Who said that Christmas time has to be spent at home? Increasingly more people prefer to travel on these dates, visiting either big cities to enjoy the special festive ambience or remote and quiet places to enjoy calm and relaxation.

If you like the cheerful atmosphere the biggest European cities have at this time, watching the illuminated streets and avenues and feeling the Christmas illusion as a child, Barcelona can be a perfect city where to spend Christmas and meet the New Year.

For those who have the opportunity to spend Christmas time in the beautiful city of Barcelona this year, we offer 10 activities that can not be missed.

  1. Christmas Market Santa Llúcida
    With more than 200 stalls of Christmas decorations and nativity figurines, the Christmas Market  of Santa Llúcida is considered one of the most important and the most interesting in Europe.
  2. Ice Rink
    During the Christmas time Barcelona has the largest temporary ice rink in Europe. There are numerous activities  held at this time for people of all ages, including introductory courses for children from 6 to 12 years in various winter sports such as ice hockey, short track, figure skating and more.

    Magic Fountain of Montjuic, BarcelonaPicture source: http://w2.bcn.cat

  3. Magic Fountain of Montjuïc (performance of water, light and music)
    At Christmas, more than ever, the fountain of Montjuïc becomes a magical place where the water dances to the rhythm of light and Christmas songs. It is an impressive show full of colours to spread the Christmas spirit.
  4. Caga “Tió”
    It is a peculiar custom of Catalans which tourists can found being as strange as fun.When the Feast of the Immaculate Conception on December 8 comes, the Catalan children begin to feed a small trunk called Tió that poops presents on Christmas Eve. When this magic time comes, children require the trunk to make a poo, hitting him with a stick while singing special songs for the Caga Tió. For children who have been good during the past year, the Tió  poos presents, and for those who not – coal.

    Catalan tradition - the solidarity Caga TioPicture source: http://w2.bcn.cat

    This year the Barcelona City Council will place a Solidarity giant Tió in the Santa Llúcida Christmas Market , so that all children will have the opportunity to make a big Tió poo a little present for them, after giving it a good beating with a stick, as the Catalan tradition demands.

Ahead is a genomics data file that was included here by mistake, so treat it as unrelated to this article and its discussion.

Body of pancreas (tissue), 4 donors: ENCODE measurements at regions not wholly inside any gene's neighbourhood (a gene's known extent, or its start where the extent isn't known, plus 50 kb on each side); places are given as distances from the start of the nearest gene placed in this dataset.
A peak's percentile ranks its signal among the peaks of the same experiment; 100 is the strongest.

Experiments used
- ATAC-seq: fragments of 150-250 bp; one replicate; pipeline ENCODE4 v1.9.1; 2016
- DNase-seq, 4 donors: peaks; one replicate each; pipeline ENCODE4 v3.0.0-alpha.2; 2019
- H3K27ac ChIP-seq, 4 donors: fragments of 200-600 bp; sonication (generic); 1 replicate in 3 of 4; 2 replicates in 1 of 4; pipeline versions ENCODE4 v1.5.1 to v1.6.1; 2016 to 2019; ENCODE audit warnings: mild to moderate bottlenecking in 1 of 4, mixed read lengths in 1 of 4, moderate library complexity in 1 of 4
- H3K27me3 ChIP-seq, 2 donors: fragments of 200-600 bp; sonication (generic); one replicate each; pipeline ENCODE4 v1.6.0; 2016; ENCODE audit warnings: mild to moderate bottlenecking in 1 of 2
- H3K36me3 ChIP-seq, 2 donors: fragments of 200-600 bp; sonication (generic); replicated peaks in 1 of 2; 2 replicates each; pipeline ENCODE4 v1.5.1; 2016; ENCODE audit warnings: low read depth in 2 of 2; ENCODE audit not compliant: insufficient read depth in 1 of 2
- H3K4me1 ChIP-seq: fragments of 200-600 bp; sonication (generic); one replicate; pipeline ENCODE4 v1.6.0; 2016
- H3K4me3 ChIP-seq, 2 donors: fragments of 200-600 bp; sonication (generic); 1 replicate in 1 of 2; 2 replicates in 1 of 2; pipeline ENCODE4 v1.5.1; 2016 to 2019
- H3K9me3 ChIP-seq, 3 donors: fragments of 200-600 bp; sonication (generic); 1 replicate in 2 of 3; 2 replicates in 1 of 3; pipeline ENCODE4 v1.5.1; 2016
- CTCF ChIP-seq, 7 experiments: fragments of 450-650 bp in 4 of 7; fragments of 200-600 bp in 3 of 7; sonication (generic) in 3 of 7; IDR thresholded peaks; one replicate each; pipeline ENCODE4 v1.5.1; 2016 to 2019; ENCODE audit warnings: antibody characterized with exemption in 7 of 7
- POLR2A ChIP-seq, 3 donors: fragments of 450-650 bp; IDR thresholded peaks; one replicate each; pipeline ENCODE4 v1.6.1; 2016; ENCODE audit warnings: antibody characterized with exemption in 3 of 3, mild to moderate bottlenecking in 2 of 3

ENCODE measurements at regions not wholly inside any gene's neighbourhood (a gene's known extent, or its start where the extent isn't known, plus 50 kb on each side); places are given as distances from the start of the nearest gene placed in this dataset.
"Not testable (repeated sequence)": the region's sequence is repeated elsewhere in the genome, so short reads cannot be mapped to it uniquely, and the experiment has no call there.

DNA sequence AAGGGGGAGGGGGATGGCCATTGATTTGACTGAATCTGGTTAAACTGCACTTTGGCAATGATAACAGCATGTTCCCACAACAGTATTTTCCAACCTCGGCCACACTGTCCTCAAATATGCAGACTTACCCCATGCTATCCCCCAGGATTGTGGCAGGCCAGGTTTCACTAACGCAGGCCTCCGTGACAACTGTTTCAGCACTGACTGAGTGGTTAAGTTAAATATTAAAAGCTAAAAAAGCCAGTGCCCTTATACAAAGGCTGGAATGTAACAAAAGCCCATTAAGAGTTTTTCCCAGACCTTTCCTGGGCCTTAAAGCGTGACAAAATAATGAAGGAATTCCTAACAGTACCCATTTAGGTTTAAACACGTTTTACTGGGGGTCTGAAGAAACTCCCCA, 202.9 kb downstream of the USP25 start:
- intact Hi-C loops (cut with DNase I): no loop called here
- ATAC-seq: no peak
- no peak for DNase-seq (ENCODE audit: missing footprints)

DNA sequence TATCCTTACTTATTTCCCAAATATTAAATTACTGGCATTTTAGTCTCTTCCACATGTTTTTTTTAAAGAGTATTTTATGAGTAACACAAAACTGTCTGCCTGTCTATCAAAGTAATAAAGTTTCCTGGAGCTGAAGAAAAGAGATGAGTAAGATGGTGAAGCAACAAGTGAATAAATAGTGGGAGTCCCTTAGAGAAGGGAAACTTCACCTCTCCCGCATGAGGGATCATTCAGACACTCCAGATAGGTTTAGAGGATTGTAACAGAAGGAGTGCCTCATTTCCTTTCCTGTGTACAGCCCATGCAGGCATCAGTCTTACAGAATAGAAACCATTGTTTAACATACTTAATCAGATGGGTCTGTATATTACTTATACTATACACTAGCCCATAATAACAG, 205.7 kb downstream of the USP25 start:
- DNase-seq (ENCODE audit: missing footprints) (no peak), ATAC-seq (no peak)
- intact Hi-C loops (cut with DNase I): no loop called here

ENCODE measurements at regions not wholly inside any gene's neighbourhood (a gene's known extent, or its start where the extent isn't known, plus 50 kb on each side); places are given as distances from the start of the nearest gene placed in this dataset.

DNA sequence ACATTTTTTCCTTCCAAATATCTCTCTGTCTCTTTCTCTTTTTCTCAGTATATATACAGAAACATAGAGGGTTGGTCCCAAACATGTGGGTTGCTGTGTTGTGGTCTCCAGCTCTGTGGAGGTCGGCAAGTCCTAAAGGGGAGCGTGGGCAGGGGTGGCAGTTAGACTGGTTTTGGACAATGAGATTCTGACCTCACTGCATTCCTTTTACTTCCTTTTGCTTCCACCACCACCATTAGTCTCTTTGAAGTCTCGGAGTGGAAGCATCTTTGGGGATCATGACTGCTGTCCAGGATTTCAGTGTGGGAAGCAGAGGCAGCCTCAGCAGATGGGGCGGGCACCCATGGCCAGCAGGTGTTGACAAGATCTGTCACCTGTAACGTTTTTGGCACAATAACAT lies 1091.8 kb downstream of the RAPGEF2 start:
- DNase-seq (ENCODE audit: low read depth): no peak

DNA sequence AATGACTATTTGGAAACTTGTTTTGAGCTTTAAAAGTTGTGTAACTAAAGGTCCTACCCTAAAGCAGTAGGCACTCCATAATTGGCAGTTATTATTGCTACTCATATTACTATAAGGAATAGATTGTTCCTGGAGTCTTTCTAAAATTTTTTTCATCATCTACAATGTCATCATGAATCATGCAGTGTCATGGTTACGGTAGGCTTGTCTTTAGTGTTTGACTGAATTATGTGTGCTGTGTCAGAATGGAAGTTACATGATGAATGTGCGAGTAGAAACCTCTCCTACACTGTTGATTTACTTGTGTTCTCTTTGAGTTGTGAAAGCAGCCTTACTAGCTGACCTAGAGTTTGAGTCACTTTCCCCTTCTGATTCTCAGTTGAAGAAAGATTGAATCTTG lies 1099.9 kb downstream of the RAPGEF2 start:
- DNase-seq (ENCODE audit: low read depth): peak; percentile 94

5. Nativity scene exhibition
    What would Christmas be without the Nativity scenes! In the courtyard of the town hall, you can see an exhibition of items from the Barcelona Ethnology Museum including works of a great value displaying the Catalan Nativity-Scene traditions.
  6. Collecting toys and food
    The Christmas time has always been a special time for solidarity, and is especially necessary right now, when more and more people suffer from the deep economic crisis of Spain. Therefore, the City Council and many other organizations, have provided numerous collection points for toys and food items, so that everyone who wants to contribute in this cause can support those people who need it most.
  7. The “Nose Race”

    The traditional New Year's Eve race in BarcelonaPicture source: http://w2.bcn.cat

    If other cities of the world celebrate the traditional San Silvestre race at this time, Barcelona has its own name for the event: “Cursa dels Nassos” or “Nose Race” in honour of the Catalan character who usually appears touring the streets of Barcelona at this day.
    The goal, however, is the same, to do some sports in a fun race that often ends up as a costume competition.

  8. Chimes in the Agbar Tower
    As a tradition since 2006, the Catalan regional television broadcasts the chimes of the New Year’s Eve from the impressive Agbar Tower, an icon in front of which more and more people every year get together to celebrate the upcoming New Year and enjoy a magnificent show of light and colors.
  9. The first swim of the year
    More adventurous inhabitants and guests of the city have a special meeting on the beach of San Sebastian on January 1 at noon, when crowds of people come together to celebrate the New Year by taking a chilly dip. But don’t be afraid, the bravest quickly get warm again, as they are rewarded with a nice cup of hot stock and a diploma as a reward for their courage.
    Are you in?
  10. The Three Kings parade
    The end of the Christmas time is marked by the magic Twelfth Night. You can’t miss the parade in which the Three Kings travel around the city giving to children something much greater than gifts: an illusion.